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Lucas Perez
Lucas Perez

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Open all conflicted files from Command Line

A few days ago I learned more about the xargs command.

For a brief explanation, xargs will receive a chunk of text and transform it in a list of arguments and pass it to a command that you can specify.

For instance, if you write in the terminal:

echo -e "file1\nfile2"
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You will see this result:

file1
file2
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We now could pipe this into xargs and do something with it, say, create files with those names:

echo -e "file1\nfile2" | xargs touch
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We just created two files whose names are file1 and file2.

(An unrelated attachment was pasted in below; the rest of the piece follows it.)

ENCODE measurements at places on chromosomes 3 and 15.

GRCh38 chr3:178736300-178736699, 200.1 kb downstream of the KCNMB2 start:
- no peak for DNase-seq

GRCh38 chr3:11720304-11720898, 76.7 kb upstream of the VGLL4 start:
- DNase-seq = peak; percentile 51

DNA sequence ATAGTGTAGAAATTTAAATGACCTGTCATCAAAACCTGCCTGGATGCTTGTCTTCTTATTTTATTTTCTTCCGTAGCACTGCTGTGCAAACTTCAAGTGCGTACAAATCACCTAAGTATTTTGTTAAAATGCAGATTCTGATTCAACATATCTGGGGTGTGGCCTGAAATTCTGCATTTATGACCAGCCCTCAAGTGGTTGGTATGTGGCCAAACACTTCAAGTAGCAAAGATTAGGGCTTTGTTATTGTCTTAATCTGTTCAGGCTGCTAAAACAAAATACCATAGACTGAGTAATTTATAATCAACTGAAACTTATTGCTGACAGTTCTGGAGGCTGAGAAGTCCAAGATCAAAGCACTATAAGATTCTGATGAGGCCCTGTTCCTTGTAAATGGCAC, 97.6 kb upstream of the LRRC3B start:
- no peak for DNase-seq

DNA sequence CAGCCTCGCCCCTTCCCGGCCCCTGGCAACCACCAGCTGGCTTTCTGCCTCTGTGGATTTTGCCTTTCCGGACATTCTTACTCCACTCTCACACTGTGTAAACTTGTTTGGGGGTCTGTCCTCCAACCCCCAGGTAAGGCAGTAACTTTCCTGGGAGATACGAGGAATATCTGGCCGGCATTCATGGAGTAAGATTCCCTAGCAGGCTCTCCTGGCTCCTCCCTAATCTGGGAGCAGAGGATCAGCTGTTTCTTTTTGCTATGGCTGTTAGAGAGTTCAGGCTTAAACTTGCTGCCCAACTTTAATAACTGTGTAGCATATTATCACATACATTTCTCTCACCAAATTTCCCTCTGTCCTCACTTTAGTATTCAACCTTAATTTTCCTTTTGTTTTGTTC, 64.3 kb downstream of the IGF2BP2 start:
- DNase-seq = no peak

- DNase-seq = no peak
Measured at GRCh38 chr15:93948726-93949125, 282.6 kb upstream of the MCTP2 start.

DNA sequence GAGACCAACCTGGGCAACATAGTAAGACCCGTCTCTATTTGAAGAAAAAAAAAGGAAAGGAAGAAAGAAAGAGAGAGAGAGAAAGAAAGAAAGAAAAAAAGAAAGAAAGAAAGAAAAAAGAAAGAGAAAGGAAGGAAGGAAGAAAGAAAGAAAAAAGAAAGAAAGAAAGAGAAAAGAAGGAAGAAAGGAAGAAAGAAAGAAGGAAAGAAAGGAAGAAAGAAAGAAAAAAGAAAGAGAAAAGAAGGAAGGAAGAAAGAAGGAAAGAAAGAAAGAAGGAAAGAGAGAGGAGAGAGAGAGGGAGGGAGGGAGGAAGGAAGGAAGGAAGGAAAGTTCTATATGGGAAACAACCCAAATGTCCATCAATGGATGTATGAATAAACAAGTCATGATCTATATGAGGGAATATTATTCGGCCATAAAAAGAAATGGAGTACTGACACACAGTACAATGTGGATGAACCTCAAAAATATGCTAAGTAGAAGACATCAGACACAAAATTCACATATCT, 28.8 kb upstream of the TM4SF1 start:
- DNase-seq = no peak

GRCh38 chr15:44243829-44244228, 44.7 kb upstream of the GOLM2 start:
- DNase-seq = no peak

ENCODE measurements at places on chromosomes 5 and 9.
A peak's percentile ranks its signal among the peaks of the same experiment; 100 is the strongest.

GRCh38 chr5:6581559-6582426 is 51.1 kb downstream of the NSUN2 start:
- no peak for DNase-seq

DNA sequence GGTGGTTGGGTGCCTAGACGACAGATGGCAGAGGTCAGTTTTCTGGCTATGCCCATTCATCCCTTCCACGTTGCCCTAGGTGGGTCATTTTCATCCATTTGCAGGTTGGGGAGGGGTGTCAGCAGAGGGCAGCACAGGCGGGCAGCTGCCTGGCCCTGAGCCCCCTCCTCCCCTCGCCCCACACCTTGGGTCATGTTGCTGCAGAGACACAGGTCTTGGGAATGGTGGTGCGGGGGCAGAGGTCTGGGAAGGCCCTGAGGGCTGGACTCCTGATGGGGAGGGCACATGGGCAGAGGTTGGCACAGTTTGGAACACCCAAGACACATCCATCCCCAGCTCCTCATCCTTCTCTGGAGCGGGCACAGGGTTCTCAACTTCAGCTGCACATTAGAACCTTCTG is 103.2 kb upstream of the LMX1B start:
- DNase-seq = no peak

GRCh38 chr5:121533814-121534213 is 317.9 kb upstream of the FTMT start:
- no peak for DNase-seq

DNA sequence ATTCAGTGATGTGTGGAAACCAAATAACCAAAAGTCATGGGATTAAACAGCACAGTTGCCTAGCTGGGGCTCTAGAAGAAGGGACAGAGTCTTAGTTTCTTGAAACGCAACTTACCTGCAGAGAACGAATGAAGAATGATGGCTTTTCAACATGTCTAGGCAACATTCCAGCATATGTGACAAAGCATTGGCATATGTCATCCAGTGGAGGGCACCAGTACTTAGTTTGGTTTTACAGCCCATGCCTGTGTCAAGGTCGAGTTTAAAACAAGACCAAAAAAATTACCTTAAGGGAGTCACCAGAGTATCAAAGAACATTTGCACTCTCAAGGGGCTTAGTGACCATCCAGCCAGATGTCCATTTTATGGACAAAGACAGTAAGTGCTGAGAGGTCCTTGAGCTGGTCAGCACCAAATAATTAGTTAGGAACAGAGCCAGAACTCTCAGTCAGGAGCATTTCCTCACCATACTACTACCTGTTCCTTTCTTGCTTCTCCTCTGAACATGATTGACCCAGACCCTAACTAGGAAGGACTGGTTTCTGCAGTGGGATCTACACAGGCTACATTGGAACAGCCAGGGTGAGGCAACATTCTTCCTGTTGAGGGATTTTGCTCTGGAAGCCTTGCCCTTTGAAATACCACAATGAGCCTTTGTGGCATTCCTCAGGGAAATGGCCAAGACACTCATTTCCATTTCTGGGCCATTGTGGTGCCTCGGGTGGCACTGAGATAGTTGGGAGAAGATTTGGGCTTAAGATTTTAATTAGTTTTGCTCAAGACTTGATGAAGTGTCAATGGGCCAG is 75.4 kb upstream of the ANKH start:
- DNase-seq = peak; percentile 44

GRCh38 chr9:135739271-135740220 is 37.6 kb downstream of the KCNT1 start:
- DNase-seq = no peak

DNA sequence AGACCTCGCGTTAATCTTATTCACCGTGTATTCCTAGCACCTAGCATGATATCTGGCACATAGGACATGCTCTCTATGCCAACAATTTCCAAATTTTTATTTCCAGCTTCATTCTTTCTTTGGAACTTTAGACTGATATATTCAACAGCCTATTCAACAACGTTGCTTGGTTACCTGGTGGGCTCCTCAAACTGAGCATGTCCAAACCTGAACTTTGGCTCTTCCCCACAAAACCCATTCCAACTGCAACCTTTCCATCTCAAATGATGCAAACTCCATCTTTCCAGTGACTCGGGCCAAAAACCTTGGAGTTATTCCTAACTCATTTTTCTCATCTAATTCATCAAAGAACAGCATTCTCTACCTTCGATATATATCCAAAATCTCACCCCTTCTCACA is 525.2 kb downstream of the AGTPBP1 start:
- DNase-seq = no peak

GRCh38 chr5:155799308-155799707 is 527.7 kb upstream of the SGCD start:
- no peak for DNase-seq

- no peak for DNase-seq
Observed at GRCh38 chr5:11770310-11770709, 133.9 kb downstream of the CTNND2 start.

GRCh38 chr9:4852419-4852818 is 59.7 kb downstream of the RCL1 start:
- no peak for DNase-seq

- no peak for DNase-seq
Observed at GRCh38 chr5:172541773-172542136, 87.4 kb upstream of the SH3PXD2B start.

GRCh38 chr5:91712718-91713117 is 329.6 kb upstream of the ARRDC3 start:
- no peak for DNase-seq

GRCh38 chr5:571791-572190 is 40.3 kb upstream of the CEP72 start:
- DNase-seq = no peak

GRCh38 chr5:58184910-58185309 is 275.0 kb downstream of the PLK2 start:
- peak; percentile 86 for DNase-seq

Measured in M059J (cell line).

There are many things you could do with xargs, write xargs -h to see more (the -I flag is specially interesting).

But what happened today was that I decided I wanted to open all files that had a conflict after an attempted git rebase -i command.

To do that, we first have to find a way to list all the files with a conflict. I'm pretty sure there is nothing git can't do, and of course what we want is very possible.

The command git diff can receive the flag --name-only, which will give you just the names of the files that git diff would have looked at.

user@pc:~$ git diff --name-only
app/this-guy
config/this-other-guy
user@pc:~$
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This is just what we wanted! We can now easily pipe it into xargs and call a code editor, for example vim:

git diff --name-only | xargs vim
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Xargs can be very useful, this is just one use case. Maybe you want to append a specific extension to a bunch of files? You could use find, ls and grep, just to pass them to xargs with a mv command, for instance.

I hope someone else also learns a little with my little "playing around in terminal" thing.

Thanks for reading and have a nice day (:

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